Kilgarriff, A., Evans, R.P., Koeling, M., Rundell, M. and Tugwell, D. (2003) WASPBENCH: a lexicographer's workbench supporting state-of-the-art word sense disambiguation In: Proceedings of the tenth conference on European chapter of the Association for Computational Linguistics. Association for Computational Linguistics, NJ, USA, pp. 211-214. ISBN 1111567890Full text not available from this repository.
Human Language Technologies (HLT) need dictionaries, to tell them what words mean and how they behave. People making dictionaries (lexicographers) need HLT, to help them identify how words behave so they can make better dictionaries. Thus a potential for synergy exists across the range of lexical data - in the construction of headword lists, for spelling correction, phonetics, morphology and syntax, but nowhere more than for semantics, and in particular the vexed question of how a word's meaning should be analysed into distinct senses. HLT needs all the help it can get from dictionaries, because it is a very hard problem to identify which meaning of a word applies. Lexicographers need all the help they can get because the analysis of meaning is the second hardest part of their job (Kilgarriff, 1998), it occupies a large share of their working hours, and it is one where, currently, they have very little to go on beyond intuition and other dictionaries.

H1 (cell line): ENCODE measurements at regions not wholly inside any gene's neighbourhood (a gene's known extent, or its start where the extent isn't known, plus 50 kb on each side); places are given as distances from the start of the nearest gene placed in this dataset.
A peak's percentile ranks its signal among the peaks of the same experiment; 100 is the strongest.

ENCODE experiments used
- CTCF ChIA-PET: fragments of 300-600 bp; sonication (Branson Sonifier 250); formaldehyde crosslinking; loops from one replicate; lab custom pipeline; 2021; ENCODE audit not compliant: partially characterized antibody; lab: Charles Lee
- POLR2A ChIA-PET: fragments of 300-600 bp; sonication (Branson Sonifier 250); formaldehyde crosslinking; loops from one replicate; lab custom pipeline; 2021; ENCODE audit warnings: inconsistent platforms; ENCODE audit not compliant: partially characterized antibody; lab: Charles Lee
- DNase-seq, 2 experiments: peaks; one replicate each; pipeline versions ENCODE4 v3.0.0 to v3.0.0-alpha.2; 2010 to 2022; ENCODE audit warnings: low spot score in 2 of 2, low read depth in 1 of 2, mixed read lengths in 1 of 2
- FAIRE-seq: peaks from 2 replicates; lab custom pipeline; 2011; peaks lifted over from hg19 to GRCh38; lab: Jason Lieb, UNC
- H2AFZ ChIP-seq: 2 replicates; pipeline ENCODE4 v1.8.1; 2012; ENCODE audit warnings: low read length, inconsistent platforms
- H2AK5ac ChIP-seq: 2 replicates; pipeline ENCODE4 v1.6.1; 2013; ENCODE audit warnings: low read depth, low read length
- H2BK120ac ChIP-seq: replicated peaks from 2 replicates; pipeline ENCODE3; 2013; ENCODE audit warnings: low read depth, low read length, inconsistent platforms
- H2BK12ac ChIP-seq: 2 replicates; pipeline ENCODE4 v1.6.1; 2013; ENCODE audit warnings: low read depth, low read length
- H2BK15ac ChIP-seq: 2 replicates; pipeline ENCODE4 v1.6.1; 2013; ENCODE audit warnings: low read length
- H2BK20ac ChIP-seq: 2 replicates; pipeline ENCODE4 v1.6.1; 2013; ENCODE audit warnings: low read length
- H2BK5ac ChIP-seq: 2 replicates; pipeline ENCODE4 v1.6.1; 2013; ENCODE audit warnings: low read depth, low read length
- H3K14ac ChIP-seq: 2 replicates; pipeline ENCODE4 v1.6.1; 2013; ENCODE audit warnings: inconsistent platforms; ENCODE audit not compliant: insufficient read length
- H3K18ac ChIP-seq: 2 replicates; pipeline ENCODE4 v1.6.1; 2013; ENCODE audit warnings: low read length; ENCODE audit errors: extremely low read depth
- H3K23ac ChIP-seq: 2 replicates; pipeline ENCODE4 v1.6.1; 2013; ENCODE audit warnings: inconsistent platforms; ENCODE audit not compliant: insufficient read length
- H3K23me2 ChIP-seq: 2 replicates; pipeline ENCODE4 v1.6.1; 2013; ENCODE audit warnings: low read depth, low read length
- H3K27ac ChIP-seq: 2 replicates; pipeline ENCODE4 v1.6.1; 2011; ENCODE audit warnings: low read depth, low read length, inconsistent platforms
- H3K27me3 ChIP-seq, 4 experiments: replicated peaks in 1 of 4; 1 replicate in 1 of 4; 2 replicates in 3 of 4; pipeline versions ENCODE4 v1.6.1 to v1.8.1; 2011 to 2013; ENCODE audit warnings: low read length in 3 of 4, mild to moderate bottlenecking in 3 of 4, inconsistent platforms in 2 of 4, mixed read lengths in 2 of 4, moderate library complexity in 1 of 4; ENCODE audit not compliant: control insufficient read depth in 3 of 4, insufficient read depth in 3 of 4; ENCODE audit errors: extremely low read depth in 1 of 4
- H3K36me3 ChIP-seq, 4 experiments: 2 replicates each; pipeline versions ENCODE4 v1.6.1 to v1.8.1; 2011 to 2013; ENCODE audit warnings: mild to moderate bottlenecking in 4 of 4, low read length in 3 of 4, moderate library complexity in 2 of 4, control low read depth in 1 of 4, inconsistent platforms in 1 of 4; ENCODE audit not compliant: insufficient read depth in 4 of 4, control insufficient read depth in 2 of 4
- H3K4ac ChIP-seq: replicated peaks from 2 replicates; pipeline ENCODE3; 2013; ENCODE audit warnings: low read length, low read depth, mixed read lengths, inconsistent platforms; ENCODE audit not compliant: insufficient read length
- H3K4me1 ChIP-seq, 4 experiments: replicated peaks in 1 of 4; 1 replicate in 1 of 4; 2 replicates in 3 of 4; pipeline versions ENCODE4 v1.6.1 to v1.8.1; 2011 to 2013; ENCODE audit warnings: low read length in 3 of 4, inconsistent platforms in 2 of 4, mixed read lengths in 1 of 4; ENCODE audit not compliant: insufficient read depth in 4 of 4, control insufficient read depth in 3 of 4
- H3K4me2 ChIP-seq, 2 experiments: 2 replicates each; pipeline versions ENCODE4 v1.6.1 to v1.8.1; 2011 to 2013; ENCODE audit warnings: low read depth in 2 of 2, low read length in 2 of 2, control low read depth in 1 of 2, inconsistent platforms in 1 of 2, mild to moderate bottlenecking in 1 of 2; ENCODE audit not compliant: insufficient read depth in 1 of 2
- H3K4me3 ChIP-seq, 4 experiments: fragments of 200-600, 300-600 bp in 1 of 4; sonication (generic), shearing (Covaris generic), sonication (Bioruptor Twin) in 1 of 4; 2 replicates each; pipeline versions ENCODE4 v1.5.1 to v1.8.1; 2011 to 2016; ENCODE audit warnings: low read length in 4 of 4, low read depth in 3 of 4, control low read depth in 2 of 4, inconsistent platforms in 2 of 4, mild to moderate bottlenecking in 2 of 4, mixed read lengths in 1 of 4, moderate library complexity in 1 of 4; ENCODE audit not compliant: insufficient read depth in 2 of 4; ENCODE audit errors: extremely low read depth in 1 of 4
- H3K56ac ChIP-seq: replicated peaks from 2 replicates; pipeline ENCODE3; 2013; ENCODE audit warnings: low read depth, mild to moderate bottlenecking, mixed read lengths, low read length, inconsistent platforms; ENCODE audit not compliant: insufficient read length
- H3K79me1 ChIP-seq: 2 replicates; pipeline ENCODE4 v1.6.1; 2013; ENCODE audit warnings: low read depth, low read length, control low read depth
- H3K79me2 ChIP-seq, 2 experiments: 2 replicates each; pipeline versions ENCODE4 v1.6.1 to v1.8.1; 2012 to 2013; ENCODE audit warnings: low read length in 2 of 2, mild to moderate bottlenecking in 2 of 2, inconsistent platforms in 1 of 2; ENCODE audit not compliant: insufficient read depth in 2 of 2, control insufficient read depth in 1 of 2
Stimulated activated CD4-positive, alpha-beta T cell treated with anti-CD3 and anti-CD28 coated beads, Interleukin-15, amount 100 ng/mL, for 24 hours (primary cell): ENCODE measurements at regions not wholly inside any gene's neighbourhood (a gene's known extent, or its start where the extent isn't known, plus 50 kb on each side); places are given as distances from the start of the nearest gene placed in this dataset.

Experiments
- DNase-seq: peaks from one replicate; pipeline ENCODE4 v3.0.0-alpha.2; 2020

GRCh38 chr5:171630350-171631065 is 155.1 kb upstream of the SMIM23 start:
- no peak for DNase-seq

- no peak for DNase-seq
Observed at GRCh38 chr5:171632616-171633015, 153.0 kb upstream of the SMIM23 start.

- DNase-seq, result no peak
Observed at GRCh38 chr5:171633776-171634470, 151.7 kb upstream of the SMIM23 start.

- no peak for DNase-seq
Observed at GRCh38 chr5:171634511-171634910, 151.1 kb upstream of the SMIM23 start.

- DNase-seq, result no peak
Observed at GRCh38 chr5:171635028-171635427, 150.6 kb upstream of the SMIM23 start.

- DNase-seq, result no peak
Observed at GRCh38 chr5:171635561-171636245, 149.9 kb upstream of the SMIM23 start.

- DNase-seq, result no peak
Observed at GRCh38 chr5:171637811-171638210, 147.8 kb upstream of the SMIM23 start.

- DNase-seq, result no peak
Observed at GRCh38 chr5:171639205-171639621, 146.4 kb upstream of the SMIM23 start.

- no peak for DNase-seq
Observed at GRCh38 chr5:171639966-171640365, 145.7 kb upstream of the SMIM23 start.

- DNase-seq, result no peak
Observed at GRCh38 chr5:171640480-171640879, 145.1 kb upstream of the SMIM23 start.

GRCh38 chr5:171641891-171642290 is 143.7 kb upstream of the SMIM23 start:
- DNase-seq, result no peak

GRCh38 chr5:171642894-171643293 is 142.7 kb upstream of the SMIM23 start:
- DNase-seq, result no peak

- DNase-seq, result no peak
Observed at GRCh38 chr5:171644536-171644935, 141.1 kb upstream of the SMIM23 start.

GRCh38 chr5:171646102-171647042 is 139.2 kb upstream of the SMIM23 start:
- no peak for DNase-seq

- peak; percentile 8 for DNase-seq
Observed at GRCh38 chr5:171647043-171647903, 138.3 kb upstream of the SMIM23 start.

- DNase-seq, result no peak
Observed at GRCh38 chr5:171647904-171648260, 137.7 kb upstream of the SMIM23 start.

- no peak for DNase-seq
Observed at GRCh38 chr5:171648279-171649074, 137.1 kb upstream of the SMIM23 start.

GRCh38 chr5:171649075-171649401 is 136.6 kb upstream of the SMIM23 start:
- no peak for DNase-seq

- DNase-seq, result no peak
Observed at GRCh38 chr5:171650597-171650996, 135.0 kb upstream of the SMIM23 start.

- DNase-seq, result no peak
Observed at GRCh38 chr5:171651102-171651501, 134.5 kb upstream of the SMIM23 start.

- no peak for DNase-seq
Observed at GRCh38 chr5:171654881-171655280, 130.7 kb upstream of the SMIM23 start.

|Item Type:||Chapter in book|
|Subjects:||Q000 Languages and Literature - Linguistics and related subjects > Q100 Linguistics|
|DOI (a stable link to the resource):||10.3115/1067737.1067787|
|Faculties:||Faculty of Science and Engineering > School of Computing, Engineering and Mathematics > Natural Language Technology|
|Depositing User:||Helen Webb|
|Date Deposited:||17 Nov 2007|
|Last Modified:||15 Jun 2012 13:25|
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